Unfortunately, ATM card skimming - a way for criminals to steal your card and PIN information - is on the rise. Here's how to avoid skimmers.
What is skimming?
ATM card skimming is a method used by criminals to capture data from the magnetic stripe on the back of an ATM card. The devices used are smaller than a deck of cards and are often fastened in close proximity to or over the top of an ATM’s factory-installed card reader.
What is PIN capturing?
PIN capturing refers to a method of strategically attaching cameras and various other imaging devices to ATMS in order to fraudulently capture the ATM user’s PIN.
When does skimming occur?
Criminals tend to attach skimming devices either late at night or early in the morning, and during periods of low traffic. The devices are usually attached for a few hours only. Criminals install equipment on at least 2 regions of an ATM to steal both the ATM card number and the PIN. They then sit nearby receiving the information transmitted wirelessly via the devices.
How do I know if an ATM has been tampered with?
- Inspect the front of the ATM for unusual or non-standard appearance. Scratches, marks, adhesive, or tape residues could be indicators of tampering.
- Check to see if the machine looks like a fake part has been fitted over it. Common examples include: light diffuser area, speaker area, ATM side fascia, card reader entry slot, and ATM keyboard area. See next page for examples.
Do I need an aluminum card sleeve?
It depends on the type of card you have. If you have a regular magnetic stripe card or an EMV chip card (which includes the majority of cards), no, you do not need to wrap your card in aluminum to protect your information. The only card you maybe want to consider an aluminum sleeve for is a card using radio frequency identification, or RFID, which is no longer heavily utilized anyway. The frequency technology in these contactless cards makes it easier for criminals to obtain card information than from your traditional credit card. EMV chip cards, on the other hand, are vastly different with greater built-in security features.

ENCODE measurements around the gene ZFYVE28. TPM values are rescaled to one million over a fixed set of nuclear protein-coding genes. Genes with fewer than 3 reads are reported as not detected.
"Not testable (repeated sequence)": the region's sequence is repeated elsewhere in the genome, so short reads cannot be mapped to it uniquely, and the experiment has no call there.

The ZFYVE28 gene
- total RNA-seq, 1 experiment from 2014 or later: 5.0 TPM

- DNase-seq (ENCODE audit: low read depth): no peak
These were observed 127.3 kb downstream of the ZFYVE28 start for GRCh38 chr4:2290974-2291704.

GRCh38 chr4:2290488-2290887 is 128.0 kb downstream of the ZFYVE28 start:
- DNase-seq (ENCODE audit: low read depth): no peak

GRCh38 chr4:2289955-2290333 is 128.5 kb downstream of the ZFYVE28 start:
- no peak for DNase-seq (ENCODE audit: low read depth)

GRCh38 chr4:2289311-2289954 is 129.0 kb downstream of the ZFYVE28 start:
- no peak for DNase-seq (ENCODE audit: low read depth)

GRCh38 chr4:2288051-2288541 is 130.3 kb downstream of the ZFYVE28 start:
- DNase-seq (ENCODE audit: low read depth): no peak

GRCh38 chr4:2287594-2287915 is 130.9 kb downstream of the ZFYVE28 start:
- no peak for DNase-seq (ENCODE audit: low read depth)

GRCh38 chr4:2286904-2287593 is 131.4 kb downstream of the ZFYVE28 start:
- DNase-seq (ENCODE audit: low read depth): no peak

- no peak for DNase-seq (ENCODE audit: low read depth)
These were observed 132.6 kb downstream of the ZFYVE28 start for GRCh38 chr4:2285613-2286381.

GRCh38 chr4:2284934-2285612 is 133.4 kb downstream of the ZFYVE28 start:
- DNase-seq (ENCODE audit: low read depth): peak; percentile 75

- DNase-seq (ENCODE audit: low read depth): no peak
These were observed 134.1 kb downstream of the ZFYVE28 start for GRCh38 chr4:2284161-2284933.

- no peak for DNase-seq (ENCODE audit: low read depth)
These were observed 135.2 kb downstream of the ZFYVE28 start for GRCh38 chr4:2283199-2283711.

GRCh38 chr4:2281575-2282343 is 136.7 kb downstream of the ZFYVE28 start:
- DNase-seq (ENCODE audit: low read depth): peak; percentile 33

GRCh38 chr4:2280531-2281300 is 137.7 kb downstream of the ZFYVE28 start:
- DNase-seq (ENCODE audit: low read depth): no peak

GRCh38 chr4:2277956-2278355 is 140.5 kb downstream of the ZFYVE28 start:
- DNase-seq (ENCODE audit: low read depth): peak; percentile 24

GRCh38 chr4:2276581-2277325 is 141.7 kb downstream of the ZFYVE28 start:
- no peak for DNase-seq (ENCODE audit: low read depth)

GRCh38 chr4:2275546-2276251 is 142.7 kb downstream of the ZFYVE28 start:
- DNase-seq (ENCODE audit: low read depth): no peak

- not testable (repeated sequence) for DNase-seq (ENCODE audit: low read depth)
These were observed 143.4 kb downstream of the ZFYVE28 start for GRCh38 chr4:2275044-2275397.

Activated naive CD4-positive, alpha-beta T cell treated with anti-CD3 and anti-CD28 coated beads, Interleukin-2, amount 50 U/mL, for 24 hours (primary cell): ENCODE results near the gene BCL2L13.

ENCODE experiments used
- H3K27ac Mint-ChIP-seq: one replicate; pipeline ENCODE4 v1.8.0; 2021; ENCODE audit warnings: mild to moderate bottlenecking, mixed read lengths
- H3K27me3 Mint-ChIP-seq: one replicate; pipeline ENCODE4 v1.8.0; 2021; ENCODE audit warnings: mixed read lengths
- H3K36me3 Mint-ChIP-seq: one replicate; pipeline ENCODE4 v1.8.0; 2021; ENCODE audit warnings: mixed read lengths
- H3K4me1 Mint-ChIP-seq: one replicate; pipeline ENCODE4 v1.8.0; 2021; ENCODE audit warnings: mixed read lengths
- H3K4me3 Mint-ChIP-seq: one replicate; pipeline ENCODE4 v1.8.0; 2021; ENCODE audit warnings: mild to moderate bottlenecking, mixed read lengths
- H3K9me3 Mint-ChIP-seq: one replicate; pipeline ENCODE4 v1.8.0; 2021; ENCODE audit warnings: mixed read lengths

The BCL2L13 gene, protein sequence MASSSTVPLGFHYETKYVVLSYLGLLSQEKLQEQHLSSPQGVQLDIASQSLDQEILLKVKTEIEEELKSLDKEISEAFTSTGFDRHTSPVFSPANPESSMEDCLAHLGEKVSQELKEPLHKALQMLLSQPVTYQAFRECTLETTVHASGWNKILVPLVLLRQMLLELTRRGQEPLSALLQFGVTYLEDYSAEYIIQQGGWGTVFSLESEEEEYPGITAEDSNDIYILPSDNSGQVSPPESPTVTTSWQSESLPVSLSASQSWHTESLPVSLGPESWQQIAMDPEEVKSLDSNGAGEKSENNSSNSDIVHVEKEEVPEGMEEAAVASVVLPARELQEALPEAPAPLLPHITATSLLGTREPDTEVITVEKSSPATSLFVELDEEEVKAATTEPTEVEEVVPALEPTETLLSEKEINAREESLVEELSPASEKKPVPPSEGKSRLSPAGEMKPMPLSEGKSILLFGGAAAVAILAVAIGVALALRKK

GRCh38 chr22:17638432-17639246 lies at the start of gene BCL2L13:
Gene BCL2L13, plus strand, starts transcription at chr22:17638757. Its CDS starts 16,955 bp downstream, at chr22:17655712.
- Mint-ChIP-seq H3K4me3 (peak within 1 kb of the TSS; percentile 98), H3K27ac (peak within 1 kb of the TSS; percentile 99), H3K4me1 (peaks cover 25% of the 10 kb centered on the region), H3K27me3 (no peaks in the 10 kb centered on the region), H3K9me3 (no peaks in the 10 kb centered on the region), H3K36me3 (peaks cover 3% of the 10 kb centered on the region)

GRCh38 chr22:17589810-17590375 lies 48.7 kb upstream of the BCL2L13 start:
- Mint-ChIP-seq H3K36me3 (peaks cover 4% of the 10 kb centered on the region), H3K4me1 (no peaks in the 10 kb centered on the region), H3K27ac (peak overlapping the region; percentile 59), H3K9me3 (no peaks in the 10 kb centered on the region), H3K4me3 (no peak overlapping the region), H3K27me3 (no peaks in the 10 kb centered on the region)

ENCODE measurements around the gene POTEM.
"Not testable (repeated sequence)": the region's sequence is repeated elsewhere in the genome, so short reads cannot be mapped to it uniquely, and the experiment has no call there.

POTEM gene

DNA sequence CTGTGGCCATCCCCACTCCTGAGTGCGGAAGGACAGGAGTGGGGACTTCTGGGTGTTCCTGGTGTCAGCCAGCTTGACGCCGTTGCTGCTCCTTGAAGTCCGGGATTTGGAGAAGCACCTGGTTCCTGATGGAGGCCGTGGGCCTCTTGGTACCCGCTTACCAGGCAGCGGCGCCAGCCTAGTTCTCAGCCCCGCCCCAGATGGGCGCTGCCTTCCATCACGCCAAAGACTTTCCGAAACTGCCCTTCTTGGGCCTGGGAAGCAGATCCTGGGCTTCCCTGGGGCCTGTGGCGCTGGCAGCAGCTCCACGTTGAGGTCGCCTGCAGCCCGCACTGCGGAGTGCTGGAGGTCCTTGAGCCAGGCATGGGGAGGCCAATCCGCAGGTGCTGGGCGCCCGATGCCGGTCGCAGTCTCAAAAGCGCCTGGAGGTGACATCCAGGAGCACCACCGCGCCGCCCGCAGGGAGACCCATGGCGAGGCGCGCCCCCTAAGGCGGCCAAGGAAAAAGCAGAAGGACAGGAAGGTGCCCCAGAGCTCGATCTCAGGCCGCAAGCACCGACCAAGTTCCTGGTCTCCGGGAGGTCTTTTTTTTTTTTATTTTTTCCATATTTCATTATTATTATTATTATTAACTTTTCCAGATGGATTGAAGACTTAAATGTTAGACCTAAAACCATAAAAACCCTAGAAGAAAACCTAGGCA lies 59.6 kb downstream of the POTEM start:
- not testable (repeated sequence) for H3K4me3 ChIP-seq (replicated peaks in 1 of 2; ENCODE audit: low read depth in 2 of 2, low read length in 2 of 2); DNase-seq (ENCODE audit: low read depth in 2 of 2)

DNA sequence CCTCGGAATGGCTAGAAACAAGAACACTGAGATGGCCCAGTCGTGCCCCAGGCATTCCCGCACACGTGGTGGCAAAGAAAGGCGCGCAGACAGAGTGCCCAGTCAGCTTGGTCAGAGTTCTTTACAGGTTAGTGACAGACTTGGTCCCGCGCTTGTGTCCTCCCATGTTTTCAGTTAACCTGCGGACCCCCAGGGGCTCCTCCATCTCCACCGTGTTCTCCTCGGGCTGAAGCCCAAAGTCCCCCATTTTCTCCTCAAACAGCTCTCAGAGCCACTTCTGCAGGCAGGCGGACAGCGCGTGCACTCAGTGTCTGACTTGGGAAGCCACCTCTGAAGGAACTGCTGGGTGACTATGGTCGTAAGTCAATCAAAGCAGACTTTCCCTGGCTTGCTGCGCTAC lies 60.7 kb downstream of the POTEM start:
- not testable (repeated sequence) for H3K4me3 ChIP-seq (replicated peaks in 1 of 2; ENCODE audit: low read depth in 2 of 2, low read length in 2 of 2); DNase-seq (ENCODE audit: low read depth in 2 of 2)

What does a skimmer look like?
As noted above, a skimming device can be fitted to various parts of an ATM machine, so it may be difficult to spot unless you are familiar with a local ATM. We recommend using ATMs inside buildings, preferably inside the branch.
How can I defend myself against skimmers?
- Hold your hand over the keyboard when entering your PIN anywhere, even if you think you are alone. There may be a camera nearby.
- Keep your cards face down in your wallet so that when you open it, the numbers aren’t visible.
- When swiping your card for a purchase, hold your thumb over the card number—again, to avoid cameras.
- Check your accounts every couple days—or even better, daily. Online and mobile banking make it very easy to quickly check your transaction history.
- When traveling, alert your card company to put a notice on your account that your card will be used in a different state or country.
- Never announce on social media that you will be traveling or are currently on vacation.
- When paying with your debit card, select "credit" wherever possible so you do not have to enter your PIN. Your magnetic strip may still be read by a skimmer, but the hidden camera will not have captured your PIN information.
- For example, severe skimming attacks have recently taken place at gas stations. Criminals make copies of the master key codes to the gas pumps, open up the gas pump card readers, and insert the skimmers, which are completely invisible to staff and customers. The skimmer steals the magnetic strip information, and a hidden camera videos your hand at the PIN pad.